Brigade combat teams headed to the National Training Center and Joint Readiness Training Center next year will spend more time "in the box" as the Army rolls out longer, 18-day rotations.
The Army is adding four days to its combat training center rotations so it can better train its primary fighting formations, said David Chace, a spokesman for Forces Command.
"This is an opportunity to continue to focus on allowing the BCTs to really stretch their systems over an extended period of time," said Col. Jeff Broadwater, commander of the operations group at NTC. "Instead of 14 days, we've got 18 days to do that now, so we can really sharpen some of those collective tasks at the brigade, battalion and company and platoon levels."
The National Training Center at Fort Irwin, California, and the Joint Readiness Training Center at Fort Polk, Louisiana, each will run one 18-day rotation this year, Chace said. Beginning in fiscal 2016, which starts Oct. 1, all active-duty BCTs at both NTC and JRTC will run the 18-day rotations, he said.
Units typically spend up to a month at the combat training centers; they spend about a week preparing to go into the box and about that same amount of time afterward to pack up and prepare to return to home-station.
"We're constantly analyzing what we're doing," said Maj. Gen. Ted Martin, commanding general of the National Training Center.
The idea for the extended rotation stems from "a confluence of events," Martin said, and it gives units "an additional 96 hours of fighting time."
The Army's ongoing reorganization of its BCTs was a key factor, he said. Under the plan, each BCT is receiving a third maneuver battalion and increased engineer and fires capability, resulting in "a larger, more complex, more lethal BCT," he said.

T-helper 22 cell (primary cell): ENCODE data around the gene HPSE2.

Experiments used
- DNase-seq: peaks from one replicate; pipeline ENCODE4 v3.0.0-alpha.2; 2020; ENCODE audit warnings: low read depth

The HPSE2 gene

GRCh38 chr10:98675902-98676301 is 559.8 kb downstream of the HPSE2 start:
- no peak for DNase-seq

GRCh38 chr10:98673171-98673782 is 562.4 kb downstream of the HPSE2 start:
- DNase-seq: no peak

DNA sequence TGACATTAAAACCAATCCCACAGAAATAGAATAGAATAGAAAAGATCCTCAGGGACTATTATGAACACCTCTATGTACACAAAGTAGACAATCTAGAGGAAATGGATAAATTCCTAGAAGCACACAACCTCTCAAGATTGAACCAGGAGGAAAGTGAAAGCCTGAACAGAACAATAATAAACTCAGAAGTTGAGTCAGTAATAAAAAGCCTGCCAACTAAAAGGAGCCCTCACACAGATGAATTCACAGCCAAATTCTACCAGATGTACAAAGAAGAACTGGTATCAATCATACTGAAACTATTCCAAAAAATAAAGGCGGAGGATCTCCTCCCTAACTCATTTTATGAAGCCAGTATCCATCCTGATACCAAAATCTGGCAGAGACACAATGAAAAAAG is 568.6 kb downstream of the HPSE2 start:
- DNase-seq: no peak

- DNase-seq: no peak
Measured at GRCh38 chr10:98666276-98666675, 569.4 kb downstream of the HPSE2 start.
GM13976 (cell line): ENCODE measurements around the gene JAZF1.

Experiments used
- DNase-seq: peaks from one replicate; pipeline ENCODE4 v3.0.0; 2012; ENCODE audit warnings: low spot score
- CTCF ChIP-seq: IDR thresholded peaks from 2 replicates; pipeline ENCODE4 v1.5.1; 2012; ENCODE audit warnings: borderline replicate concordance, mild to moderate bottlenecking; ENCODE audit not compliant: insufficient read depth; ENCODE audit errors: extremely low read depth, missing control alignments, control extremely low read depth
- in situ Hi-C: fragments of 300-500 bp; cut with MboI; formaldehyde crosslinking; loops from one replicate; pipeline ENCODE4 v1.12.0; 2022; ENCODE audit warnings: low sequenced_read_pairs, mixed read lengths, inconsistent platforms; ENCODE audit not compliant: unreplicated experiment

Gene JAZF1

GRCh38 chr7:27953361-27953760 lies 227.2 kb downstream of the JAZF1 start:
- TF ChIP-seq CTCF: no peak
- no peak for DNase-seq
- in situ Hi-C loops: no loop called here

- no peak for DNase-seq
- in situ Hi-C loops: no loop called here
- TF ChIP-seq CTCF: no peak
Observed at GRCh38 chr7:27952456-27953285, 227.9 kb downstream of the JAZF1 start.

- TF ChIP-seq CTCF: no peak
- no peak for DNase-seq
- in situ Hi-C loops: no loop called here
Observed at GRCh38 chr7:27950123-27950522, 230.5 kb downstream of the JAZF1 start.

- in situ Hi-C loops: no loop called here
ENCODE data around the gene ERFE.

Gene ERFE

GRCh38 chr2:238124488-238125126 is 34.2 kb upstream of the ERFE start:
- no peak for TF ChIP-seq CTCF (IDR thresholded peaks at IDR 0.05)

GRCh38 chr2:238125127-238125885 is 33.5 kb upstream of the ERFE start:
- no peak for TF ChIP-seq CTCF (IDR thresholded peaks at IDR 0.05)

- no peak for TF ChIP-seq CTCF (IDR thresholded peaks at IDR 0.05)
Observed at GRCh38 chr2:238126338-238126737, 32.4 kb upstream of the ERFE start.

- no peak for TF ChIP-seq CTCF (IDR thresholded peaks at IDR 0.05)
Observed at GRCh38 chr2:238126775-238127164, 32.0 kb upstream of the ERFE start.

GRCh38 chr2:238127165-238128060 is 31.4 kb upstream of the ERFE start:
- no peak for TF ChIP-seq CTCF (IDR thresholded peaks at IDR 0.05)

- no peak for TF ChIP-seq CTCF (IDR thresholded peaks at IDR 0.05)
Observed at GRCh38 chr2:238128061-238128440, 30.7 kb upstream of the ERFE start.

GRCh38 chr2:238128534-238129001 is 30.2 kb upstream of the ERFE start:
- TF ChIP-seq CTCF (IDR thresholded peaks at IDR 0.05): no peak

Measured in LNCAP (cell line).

Soldiers from 2nd Stryker Brigade Combat Team, 2nd Infantry Division, provide security for an air assault mission at the National Training Center on June 14.
Photo Credit: Spc. Charles Probst/Army
The longer rotation also will maximize on a unit's time at the combat training center, as the bulk of the cost of a rotation is spent on transportation, he said. It costs $21 million to $30 million to send a BCT to a combat training center, Chace said. Those figures do not include food or ammo.
"It's very expensive, and once we get them on the ground, because we've already invested that money to transport them here, it would be beneficial to get them to an even higher level of combat readiness," Martin said.
The Army also is cutting the number of BCTs in its inventory, he said.
"Those three things combined made us look at maybe we're going to drop from a capacity of 10, 14-day rotations in a year to eight 18-day rotations," he said. "Between us and JRTC, we would generate about 16 BCTs a year."
The Army still plans to run 18 rotations at the NTC and the JRTC in 2016, Chace said. Of those, the rotations with active-duty BCTs will be the longer, 18-day training, Chace said. The others, featuring National Guard BCTs or enablers, will stay on the 14-day model, he said.
To test the concept, soldiers from 1st Stryker Brigade Combat Team, 25th Infantry Division, conducted the 18-day rotation at NTC. The soldiers came out of the box Feb. 5.
This fall, 4th BCT, 10th Mountain Division will test the 18-day model at the JRTC, Chace said.
'More time to refine'
The longer rotation, which has five battle periods instead of the typical three, is receiving early praise at NTC.
"The experience has been awesome," said Lt. Col. Mick Braun, deputy commanding officer for the brigade. "It gives us more time to refine our practices and procedures."
Coming from Alaska, 1st SBCT began preparing for this rotation last summer, and it began shipping its equipment — including about 330 Strykers — in mid-November, Braun said.
The soldiers began arriving at NTC in early January, he said.